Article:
Her smile widens, and she does a cool girl pose. Something she hasn’t done in a while. She seems quite lively.
“I know many people, unlike a certain anti-social dumbass I’m quite familiar with.”
“Excuse my anti-social ass, I guess.”
“Your ass is excused. Anyway, I’ll just listen for the rumors and anything related to anyone for now, until we can close in on our culprit.”
“It’s not really a culprit. You’re not using the right terminology here.”
“So what? It’s just a word.” And with that, she glances at the note again.
“Did you check for any codes or anything? Like what you did for the first one?”
Back in high school, we used to do suicide riddles, one of those psychological, crime riddles when the notes almost always had encoded hidden messages in them.
Something like that would make sense with the first note since it was a poem. An oddly written expression of emotions, and ideas, with messed-up word order. But the second note seems like just a random, usual goodbye.
No question was answered, no questions were asked, and no answers were questioned.
“I used a couple of things, but nothing really works. The same goes for the first one.”
“So our only clue is someone with mother issues, and somehow related to Oscar Peto?” Once again, Sonny sounds defeated.
“Well, not quite.”
“Explain.” Without reacting with a “WOW” or “WHAT THE HELL?”, she just awaits further clarification.
“If we assume that the person the writer is talking to, is their mother. Then that doesn’t mean they necessarily have mother issues. Wouldn’t that completely miss the point of writing someone a final letter? Also, if you read the rest of the things mentioned before the goodbye, you’ll realize that this person has someone else to blame for their misery, and is just saying goodbye to their mother.”
“Fine.” Wearing her lemon-green hoodie once more, she snatches the paper away from my left hand. “Noted. The mother was in actuality, the one this note was dedicated to. I’ll keep that in mind.”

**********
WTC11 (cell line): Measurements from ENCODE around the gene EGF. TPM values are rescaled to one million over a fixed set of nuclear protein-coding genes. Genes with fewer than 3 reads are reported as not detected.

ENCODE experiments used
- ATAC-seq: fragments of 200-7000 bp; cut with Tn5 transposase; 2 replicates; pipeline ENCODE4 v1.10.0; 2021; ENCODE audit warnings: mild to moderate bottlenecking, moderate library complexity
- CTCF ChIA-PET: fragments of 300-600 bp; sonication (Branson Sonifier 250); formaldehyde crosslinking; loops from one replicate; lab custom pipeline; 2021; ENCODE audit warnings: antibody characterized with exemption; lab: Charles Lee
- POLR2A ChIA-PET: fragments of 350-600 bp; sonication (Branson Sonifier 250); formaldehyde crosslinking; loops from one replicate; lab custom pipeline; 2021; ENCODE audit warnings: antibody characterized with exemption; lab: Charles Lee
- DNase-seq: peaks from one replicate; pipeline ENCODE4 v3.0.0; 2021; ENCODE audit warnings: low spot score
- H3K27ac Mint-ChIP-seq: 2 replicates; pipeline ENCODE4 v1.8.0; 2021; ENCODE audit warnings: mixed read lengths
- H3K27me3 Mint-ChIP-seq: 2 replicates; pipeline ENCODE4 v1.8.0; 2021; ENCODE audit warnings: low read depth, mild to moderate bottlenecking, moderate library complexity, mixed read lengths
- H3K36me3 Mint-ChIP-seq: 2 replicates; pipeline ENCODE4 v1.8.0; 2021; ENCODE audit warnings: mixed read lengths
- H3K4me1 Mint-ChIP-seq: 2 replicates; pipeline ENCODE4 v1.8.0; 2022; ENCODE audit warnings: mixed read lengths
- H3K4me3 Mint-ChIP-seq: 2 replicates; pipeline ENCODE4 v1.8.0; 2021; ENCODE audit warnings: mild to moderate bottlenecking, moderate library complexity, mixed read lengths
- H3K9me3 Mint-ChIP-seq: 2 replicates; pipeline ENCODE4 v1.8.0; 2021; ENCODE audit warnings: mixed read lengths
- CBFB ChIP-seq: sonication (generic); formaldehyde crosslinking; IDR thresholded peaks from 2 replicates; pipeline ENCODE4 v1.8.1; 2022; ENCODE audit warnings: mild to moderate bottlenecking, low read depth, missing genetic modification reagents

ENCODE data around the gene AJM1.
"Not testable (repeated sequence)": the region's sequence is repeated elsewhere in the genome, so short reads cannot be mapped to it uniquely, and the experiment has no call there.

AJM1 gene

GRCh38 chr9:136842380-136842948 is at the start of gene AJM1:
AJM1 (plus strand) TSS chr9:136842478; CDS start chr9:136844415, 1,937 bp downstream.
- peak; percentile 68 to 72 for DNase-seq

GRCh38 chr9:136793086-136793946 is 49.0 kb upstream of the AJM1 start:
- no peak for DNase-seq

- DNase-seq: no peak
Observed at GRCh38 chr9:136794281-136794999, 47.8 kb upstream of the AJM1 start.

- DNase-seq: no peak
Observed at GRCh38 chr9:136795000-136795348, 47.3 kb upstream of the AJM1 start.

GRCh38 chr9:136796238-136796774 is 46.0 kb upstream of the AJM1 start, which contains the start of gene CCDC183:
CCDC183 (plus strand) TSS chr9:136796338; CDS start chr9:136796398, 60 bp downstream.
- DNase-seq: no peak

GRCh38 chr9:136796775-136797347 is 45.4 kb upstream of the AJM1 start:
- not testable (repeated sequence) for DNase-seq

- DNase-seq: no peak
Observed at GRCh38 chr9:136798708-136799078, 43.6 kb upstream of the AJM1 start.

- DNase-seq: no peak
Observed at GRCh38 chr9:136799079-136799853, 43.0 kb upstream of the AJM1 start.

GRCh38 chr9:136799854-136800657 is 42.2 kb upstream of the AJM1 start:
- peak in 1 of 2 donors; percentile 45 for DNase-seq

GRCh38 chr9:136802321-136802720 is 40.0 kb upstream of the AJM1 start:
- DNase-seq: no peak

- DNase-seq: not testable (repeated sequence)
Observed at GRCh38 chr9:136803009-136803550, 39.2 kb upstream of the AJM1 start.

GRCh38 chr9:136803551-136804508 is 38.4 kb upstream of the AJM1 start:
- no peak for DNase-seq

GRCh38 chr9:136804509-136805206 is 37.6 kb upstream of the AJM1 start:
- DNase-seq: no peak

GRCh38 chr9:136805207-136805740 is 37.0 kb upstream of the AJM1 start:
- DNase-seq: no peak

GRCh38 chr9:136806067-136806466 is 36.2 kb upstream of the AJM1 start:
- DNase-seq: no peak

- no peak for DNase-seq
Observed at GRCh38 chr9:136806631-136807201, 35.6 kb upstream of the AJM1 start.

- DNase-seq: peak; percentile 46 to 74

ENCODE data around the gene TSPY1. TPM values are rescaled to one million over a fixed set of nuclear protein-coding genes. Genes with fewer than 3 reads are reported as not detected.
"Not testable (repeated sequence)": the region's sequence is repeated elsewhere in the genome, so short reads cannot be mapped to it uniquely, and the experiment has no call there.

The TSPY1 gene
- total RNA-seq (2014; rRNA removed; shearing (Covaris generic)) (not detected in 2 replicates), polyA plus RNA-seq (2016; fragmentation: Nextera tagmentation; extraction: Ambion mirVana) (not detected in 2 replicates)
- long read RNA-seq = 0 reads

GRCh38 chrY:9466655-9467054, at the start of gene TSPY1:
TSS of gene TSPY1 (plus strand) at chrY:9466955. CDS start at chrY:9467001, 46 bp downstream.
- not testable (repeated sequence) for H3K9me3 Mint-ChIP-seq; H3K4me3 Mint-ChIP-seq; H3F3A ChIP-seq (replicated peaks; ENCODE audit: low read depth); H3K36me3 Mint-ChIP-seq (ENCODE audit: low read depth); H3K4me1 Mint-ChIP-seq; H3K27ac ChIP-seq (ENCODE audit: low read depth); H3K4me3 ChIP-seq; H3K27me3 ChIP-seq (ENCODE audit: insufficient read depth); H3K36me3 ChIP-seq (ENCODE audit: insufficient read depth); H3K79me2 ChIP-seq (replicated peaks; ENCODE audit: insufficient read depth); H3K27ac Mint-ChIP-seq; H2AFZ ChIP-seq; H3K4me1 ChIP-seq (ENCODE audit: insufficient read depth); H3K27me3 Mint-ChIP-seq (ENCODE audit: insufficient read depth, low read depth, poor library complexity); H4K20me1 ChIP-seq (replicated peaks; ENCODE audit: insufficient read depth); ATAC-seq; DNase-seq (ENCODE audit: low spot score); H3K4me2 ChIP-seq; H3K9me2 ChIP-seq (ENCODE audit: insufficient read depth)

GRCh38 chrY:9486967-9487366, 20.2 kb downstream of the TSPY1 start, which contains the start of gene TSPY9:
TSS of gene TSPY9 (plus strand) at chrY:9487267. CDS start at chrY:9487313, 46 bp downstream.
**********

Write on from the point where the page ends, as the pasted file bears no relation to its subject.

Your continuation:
This sounds more like a side-note than a dedication. “Leaving already?” I ask, still perplexed. She usually sticks around for a while, like a desperate parasite, slithering around this way and that.
“Well,” Her hand gently embraces the door handle, and she tilts her head my way. Her eyes land on mine. “My friends are going to sleep in a while, so I should probably head home quick before they drop off the face of the planet until tomorrow. Don’t worry about this. Just put your trust in me, okay?”
“Fine,” I reply after a sigh, still uncertain if I’m doing the right thing to bring her in on this.
“Now that’s a good boy. Put it all in me, alright? Give it all to aunt Sonny!”
“Get the hell out immediately, and never ever set foot here ever again.” I don’t wait for a reply, and push her outside as forcefully as possible, before shutting the door in her face. Ignoring her continuous knocks, I return to my room.
“I’m everything you need.” That was what was written on the back of her hoodie. Although, I’m not entirely certain that this would be applicable in this case. Sonny is just as affectionate as she is intelligent. At this point, we might need both of her characteristics; the two adjectives that define her. Even though they are both needed, it doesn’t necessarily mean they are enough. At least they weren’t in my case, but who knows, maybe this case turns out better than mine.
In a worst-case scenario, not only these two characteristics will not be enough, but they will also cause trouble, in which case, Sonny will be the exact opposite of what I’d need. Too much affection can cause harm sometimes, and too much intelligence can make you realize things you shouldn’t until the right time comes, which is a problem in its own way. In a worst-case scenario, Sonny will be the last thing I would need.
Knowing how much of a forgetful idiot I am, I already took pictures of the note. Lying on my bed, I slide my hand inside my pocket and bring out my phone. The top notification is a text I received from Sonny several minutes ago.
“It was a joke; don’t close the door on me next time.”
I close my messages. She already knows it takes me a lot of time to check them, let alone reply to them. I open my gallery, and stare at the note for several minutes, before turning it off once more, letting it lie on my bed, right next to me, and drifting into sleep.